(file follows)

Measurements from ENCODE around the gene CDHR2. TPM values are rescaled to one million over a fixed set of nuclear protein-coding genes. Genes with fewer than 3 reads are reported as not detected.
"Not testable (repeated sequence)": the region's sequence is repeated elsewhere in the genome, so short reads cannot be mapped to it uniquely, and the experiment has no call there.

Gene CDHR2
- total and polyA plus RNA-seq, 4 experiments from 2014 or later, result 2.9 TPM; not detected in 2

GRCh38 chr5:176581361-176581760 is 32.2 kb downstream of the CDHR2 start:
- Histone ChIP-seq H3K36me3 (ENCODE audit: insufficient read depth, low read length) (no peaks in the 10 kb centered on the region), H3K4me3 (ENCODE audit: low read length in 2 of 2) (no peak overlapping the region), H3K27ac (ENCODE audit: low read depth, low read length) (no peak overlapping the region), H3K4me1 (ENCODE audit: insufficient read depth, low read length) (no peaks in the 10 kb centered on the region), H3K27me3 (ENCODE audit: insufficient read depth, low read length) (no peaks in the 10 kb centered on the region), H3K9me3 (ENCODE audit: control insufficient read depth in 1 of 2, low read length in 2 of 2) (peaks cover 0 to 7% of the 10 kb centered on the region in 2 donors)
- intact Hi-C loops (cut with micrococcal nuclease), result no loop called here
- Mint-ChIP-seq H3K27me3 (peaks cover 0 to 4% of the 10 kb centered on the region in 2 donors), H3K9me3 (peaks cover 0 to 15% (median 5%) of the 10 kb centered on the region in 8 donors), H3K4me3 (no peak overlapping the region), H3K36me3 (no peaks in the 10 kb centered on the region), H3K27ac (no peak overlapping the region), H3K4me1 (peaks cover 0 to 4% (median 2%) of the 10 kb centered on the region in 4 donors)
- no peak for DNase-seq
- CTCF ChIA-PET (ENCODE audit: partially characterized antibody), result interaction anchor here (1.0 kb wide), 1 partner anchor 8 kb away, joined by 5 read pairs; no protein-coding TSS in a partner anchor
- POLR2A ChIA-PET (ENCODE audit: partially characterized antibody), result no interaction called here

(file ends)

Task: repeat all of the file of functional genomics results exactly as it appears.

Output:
Measurements from ENCODE around the gene CDHR2. TPM values are rescaled to one million over a fixed set of nuclear protein-coding genes. Genes with fewer than 3 reads are reported as not detected.
"Not testable (repeated sequence)": the region's sequence is repeated elsewhere in the genome, so short reads cannot be mapped to it uniquely, and the experiment has no call there.

Gene CDHR2
- total and polyA plus RNA-seq, 4 experiments from 2014 or later, result 2.9 TPM; not detected in 2

GRCh38 chr5:176581361-176581760 is 32.2 kb downstream of the CDHR2 start:
- Histone ChIP-seq H3K36me3 (ENCODE audit: insufficient read depth, low read length) (no peaks in the 10 kb centered on the region), H3K4me3 (ENCODE audit: low read length in 2 of 2) (no peak overlapping the region), H3K27ac (ENCODE audit: low read depth, low read length) (no peak overlapping the region), H3K4me1 (ENCODE audit: insufficient read depth, low read length) (no peaks in the 10 kb centered on the region), H3K27me3 (ENCODE audit: insufficient read depth, low read length) (no peaks in the 10 kb centered on the region), H3K9me3 (ENCODE audit: control insufficient read depth in 1 of 2, low read length in 2 of 2) (peaks cover 0 to 7% of the 10 kb centered on the region in 2 donors)
- intact Hi-C loops (cut with micrococcal nuclease), result no loop called here
- Mint-ChIP-seq H3K27me3 (peaks cover 0 to 4% of the 10 kb centered on the region in 2 donors), H3K9me3 (peaks cover 0 to 15% (median 5%) of the 10 kb centered on the region in 8 donors), H3K4me3 (no peak overlapping the region), H3K36me3 (no peaks in the 10 kb centered on the region), H3K27ac (no peak overlapping the region), H3K4me1 (peaks cover 0 to 4% (median 2%) of the 10 kb centered on the region in 4 donors)
- no peak for DNase-seq
- CTCF ChIA-PET (ENCODE audit: partially characterized antibody), result interaction anchor here (1.0 kb wide), 1 partner anchor 8 kb away, joined by 5 read pairs; no protein-coding TSS in a partner anchor
- POLR2A ChIA-PET (ENCODE audit: partially characterized antibody), result no interaction called here